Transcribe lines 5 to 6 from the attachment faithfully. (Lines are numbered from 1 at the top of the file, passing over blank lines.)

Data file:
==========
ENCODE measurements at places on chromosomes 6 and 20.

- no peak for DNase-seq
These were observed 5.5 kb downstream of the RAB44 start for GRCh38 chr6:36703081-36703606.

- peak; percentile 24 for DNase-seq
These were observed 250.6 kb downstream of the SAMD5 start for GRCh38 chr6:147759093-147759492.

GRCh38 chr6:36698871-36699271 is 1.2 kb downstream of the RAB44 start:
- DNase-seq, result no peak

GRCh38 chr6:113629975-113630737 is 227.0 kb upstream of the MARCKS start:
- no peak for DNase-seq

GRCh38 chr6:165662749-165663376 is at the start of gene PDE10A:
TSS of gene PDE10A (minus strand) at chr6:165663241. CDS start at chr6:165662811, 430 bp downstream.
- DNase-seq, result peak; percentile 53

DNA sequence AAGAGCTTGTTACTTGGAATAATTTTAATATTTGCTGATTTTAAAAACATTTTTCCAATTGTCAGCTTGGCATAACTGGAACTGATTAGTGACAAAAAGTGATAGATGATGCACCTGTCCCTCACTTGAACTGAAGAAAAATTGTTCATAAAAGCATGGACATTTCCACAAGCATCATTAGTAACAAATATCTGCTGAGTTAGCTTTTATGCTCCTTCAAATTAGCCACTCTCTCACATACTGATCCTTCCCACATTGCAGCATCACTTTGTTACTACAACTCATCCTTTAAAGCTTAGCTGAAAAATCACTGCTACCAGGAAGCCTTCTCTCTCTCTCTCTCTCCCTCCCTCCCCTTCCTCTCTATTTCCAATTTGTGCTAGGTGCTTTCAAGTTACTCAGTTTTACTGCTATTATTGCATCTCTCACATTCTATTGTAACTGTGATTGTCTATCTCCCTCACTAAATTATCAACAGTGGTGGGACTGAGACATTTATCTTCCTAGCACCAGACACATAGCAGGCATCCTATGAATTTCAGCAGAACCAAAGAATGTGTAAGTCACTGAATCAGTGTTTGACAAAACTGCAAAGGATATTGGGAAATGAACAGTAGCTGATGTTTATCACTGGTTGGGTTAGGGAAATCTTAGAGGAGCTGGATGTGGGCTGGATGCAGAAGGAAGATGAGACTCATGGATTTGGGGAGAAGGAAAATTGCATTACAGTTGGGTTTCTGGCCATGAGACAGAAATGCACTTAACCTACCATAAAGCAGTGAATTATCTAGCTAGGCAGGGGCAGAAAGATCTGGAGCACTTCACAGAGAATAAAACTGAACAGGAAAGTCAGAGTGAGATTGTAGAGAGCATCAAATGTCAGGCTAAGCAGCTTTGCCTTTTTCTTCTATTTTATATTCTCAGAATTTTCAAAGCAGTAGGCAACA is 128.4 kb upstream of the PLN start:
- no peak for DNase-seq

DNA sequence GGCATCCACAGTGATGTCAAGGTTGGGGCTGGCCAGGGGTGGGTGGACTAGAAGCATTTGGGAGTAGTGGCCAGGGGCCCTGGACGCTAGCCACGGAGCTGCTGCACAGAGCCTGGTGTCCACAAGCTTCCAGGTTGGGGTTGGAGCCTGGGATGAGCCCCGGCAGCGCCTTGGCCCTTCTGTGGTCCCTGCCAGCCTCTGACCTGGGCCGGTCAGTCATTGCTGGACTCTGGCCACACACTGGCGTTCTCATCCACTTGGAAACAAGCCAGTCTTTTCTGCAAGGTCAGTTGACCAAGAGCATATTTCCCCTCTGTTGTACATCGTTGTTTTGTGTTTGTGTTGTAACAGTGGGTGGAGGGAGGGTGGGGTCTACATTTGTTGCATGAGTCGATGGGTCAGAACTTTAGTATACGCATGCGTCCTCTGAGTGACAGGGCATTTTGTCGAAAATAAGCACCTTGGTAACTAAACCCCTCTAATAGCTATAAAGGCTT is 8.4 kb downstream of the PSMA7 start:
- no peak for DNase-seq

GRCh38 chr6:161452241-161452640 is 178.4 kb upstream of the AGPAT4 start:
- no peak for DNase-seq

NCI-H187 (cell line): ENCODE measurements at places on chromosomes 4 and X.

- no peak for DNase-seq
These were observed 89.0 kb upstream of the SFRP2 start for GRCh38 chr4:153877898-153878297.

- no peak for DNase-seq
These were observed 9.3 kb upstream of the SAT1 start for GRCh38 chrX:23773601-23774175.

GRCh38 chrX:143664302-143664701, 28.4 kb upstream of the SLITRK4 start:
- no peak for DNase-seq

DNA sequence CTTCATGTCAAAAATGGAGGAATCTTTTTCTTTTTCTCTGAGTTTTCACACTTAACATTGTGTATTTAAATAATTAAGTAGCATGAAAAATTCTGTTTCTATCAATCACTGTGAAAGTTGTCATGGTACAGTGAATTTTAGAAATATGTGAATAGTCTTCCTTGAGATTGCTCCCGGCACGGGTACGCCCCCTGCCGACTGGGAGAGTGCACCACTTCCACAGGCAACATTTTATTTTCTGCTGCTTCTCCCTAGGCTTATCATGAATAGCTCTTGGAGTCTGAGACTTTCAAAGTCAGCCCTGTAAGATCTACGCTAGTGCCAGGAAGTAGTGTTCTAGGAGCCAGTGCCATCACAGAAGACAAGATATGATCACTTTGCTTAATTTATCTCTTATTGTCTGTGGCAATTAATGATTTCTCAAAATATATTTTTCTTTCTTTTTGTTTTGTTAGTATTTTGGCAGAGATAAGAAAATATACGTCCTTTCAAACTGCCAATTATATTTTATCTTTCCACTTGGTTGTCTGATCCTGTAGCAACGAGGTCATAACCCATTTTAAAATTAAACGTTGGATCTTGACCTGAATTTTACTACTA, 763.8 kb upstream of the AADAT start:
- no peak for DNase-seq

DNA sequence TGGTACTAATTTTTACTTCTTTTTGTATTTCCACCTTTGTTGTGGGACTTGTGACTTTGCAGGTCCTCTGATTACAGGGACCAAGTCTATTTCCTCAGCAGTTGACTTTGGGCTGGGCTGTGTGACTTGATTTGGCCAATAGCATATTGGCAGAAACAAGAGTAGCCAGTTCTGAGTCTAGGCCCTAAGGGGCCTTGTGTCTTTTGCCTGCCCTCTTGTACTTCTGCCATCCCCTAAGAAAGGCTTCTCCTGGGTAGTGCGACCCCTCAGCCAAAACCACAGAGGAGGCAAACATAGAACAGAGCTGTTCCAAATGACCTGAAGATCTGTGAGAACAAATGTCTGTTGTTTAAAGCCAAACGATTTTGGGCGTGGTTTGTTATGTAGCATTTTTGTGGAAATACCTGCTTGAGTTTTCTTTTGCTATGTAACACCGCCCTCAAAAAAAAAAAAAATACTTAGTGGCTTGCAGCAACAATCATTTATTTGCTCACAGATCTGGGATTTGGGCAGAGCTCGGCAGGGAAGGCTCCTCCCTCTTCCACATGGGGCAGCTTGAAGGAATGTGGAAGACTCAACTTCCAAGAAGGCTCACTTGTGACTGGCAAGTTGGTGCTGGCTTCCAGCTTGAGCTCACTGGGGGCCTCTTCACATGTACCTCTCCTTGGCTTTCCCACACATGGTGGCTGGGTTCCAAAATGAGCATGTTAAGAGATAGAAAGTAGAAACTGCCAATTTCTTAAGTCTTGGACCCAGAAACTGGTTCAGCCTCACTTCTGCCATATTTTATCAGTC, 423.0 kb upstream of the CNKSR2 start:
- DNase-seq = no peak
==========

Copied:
These were observed 250.6 kb downstream of the SAMD5 start for GRCh38 chr6:147759093-147759492.

GRCh38 chr6:36698871-36699271 is 1.2 kb downstream of the RAB44 start: